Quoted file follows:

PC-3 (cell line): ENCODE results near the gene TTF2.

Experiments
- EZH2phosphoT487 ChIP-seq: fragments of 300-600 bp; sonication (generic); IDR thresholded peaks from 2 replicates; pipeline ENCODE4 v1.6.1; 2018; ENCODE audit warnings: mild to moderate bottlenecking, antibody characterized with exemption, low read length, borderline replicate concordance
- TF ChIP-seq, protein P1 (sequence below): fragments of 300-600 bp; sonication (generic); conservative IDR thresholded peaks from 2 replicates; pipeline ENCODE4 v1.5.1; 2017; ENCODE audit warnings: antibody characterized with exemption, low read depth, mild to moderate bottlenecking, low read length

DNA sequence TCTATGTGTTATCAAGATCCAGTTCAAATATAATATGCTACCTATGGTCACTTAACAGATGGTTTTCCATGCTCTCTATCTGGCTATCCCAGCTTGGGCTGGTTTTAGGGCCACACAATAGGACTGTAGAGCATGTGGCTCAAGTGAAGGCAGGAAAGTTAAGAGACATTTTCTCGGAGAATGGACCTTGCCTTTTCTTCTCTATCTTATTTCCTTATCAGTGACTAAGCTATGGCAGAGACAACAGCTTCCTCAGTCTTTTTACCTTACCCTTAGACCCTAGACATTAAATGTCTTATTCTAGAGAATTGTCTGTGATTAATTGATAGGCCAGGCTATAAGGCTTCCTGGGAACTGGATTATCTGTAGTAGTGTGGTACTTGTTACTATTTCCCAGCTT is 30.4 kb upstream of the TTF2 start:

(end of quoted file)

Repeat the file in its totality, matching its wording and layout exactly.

PC-3 (cell line): ENCODE results near the gene TTF2.

Experiments
- EZH2phosphoT487 ChIP-seq: fragments of 300-600 bp; sonication (generic); IDR thresholded peaks from 2 replicates; pipeline ENCODE4 v1.6.1; 2018; ENCODE audit warnings: mild to moderate bottlenecking, antibody characterized with exemption, low read length, borderline replicate concordance
- TF ChIP-seq, protein P1 (sequence below): fragments of 300-600 bp; sonication (generic); conservative IDR thresholded peaks from 2 replicates; pipeline ENCODE4 v1.5.1; 2017; ENCODE audit warnings: antibody characterized with exemption, low read depth, mild to moderate bottlenecking, low read length

DNA sequence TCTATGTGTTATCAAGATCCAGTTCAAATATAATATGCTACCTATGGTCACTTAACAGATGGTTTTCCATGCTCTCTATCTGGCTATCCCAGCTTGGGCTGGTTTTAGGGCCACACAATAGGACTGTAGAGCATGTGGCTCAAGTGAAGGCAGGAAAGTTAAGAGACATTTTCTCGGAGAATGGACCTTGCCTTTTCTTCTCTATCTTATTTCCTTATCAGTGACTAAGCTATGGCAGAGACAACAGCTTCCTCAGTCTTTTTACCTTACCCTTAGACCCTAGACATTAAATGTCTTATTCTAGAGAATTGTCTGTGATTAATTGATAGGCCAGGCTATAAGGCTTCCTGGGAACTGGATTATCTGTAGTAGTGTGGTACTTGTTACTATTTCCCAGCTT is 30.4 kb upstream of the TTF2 start: